Community, Local, Nature, Park Forest, Recreation

Solar Eclipse Viewing Parties at Will Co. Forest Preserve Sites April 8

Will County, IL-(ENEWSPF)- Looking for a nice outdoor spot to watch the April 8 solar eclipse? The Will Co. Forest Preserve District offers three viewing parties. There will be four solar eclipse viewing parties. The Forest Preserve District will host a “Solar-bration” event the weekend before the eclipse parties. This will help you and your family prepare for the main event.

Solar-bration: Solar Eclipse Viewing Parties will be from 1:30-2:30 p.m. at 

Total Solar Eclipse Parties

The free, all-ages programs will coincide with the total solar eclipse passing through Illinois. A total solar eclipse will not occur again in the United States until 2044.

The first 50 attendees of each program will receive free viewing glasses to view the event safely. The party will include eclipse activities, marshmallow toasting, and a roaring fire. The viewing parties will not happen if it is cloudy or rainy. Attendees should bring their chairs or blankets.

To be even more prepared for the eclipse, check out a weekend Solar-bration: Get Psyched about the Solar Eclipse program at Four Rivers Environmental Education Center in Channahon from noon to 4 p.m. on Saturday, April 6, and Sunday, April 7. 

Registration is not necessary for the viewing parties or the weekend prep program.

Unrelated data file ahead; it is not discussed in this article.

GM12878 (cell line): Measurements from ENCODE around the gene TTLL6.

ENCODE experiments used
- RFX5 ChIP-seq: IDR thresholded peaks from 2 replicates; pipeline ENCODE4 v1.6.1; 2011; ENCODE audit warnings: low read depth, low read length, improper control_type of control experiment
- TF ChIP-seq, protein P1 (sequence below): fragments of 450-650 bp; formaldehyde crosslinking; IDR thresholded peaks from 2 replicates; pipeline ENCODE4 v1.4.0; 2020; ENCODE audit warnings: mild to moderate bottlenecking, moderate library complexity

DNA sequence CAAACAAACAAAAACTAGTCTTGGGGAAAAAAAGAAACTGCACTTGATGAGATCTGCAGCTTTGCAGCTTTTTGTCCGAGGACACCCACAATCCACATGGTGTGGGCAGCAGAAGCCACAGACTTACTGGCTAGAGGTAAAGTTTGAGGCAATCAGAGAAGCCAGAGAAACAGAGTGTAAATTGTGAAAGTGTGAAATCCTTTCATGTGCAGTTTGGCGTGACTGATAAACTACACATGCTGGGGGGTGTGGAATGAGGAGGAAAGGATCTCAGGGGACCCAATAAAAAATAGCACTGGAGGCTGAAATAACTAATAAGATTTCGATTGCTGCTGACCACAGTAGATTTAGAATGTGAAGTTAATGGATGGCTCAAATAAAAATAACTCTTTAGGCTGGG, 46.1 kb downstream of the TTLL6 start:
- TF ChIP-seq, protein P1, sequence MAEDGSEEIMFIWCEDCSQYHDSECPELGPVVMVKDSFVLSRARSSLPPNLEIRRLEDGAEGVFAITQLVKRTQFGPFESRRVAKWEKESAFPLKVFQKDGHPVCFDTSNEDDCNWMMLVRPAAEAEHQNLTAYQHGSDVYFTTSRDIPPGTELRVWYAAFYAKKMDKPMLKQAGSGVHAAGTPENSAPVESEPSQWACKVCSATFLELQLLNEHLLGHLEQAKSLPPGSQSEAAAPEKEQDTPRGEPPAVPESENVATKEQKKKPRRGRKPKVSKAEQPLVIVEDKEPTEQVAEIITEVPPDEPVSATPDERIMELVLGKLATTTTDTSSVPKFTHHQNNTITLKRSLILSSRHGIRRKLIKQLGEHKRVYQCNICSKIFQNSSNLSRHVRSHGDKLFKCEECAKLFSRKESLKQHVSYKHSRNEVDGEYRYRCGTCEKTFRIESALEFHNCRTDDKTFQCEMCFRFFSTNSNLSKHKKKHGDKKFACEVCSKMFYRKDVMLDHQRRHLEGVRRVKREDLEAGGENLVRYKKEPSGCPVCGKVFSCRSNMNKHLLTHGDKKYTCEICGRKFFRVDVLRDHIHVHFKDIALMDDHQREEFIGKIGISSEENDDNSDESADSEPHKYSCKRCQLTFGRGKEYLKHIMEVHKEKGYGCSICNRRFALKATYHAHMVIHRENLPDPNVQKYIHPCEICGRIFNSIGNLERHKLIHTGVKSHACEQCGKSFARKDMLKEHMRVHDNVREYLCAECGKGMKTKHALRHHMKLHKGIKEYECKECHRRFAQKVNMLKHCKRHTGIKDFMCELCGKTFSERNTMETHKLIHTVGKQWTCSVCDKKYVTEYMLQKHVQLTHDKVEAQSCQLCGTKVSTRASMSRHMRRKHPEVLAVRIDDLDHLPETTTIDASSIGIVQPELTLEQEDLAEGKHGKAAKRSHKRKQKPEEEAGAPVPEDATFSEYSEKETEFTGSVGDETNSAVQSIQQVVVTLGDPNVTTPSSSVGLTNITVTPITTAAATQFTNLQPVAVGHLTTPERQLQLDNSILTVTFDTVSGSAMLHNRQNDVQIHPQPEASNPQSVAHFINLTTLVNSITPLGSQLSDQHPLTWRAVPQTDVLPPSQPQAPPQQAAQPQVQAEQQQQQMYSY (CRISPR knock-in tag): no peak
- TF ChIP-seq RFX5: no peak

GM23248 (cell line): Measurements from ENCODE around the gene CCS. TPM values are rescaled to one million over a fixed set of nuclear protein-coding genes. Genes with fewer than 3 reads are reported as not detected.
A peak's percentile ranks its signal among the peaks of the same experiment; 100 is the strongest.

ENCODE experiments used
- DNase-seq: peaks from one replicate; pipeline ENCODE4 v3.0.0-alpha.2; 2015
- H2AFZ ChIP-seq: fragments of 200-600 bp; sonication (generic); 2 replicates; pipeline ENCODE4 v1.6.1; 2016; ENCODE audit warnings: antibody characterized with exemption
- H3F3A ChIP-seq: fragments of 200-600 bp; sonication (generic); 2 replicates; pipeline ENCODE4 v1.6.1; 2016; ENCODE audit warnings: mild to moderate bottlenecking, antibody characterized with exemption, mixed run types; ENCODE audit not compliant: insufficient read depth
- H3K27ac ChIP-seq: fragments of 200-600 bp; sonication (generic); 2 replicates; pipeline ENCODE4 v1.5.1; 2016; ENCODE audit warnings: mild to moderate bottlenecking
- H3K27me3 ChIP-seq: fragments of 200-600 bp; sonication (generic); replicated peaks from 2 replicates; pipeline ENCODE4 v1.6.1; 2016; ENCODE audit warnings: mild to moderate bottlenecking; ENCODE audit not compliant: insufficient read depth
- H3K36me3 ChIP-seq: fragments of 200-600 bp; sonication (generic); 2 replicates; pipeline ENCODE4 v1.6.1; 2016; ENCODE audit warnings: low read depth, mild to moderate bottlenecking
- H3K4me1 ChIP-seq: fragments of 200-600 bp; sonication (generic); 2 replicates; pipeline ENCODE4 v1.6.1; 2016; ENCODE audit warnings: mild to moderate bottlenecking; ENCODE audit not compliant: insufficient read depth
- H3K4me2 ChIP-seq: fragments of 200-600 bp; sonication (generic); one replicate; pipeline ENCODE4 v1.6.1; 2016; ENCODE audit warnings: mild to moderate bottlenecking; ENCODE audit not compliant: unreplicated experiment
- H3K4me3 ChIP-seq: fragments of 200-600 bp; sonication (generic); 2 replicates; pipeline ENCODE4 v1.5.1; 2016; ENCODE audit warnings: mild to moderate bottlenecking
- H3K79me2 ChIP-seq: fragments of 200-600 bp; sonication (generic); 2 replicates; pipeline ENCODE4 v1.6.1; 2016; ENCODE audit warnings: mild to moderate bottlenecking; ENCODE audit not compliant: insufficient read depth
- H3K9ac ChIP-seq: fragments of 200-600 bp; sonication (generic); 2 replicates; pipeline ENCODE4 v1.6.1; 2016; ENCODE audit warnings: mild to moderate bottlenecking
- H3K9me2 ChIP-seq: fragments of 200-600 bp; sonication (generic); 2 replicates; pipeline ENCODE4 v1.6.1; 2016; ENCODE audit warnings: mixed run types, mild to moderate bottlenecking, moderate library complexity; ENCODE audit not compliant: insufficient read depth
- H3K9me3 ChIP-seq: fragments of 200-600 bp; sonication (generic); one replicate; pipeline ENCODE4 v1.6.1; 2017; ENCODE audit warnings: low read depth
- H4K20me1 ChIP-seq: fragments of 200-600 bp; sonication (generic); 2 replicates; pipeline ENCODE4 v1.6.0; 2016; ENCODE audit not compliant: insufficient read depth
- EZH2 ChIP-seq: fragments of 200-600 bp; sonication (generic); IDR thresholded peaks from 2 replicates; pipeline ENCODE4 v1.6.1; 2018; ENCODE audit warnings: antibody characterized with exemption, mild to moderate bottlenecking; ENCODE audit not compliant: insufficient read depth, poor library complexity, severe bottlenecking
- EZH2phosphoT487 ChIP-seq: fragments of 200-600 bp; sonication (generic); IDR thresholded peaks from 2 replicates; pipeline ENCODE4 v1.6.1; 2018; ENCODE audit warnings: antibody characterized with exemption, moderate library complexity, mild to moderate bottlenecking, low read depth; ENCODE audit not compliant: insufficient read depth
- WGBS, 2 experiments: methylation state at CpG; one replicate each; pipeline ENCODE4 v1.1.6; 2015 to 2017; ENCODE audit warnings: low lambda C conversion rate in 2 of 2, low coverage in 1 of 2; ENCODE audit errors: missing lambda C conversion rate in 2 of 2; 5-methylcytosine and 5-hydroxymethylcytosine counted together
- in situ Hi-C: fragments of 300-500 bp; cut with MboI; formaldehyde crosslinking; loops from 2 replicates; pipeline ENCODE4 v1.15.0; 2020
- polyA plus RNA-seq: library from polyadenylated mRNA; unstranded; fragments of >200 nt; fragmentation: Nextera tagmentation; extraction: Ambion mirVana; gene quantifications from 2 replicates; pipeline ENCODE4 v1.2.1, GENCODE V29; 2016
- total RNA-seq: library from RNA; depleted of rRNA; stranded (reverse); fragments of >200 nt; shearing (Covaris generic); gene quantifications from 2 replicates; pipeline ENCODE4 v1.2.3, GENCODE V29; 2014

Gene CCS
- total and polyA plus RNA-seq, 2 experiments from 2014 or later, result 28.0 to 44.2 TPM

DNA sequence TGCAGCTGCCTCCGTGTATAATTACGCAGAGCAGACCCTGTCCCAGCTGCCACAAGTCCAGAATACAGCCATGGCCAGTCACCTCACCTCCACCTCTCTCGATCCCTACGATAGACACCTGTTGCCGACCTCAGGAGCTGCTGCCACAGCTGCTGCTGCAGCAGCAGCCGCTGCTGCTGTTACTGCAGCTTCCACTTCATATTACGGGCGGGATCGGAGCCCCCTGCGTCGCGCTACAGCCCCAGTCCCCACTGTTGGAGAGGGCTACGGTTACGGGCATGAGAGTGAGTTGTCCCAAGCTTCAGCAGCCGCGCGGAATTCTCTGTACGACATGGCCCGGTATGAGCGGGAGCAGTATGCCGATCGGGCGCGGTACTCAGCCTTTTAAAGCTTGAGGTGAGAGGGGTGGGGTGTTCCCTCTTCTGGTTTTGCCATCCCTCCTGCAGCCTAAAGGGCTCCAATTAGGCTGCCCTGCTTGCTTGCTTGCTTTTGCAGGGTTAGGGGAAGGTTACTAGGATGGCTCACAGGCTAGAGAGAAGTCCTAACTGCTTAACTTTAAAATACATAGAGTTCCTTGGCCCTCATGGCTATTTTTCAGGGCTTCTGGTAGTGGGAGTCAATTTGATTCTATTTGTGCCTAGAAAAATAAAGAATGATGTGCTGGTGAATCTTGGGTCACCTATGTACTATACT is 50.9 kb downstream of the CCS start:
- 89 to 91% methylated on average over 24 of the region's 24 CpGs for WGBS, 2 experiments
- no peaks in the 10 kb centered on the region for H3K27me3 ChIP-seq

IDPH Cautions: All Solar Eclipse Parties Viewers Take Care

The Illinois Department of Public Health reminds everyone that you will cause severe and potentially permanent eye damage if you look directly at a solar eclipse. Dark sunglasses are not safe for viewing the sun.

“To view the eclipse directly, people must use special safe eclipse viewers that meet the ISO 12312-2 international standard,” IDPH warns. Check the link to see if your eclipse viewers meet this standard.”

According to NASA, you can also safely view an eclipse with a pinhole projection.

While the eclipse will be visible in all 48 contiguous states, there will only be a “total” eclipse closer to the path outlined by NASA on a map on its website. The path of totality will be visible from southern Illinois and less from northern Illinois.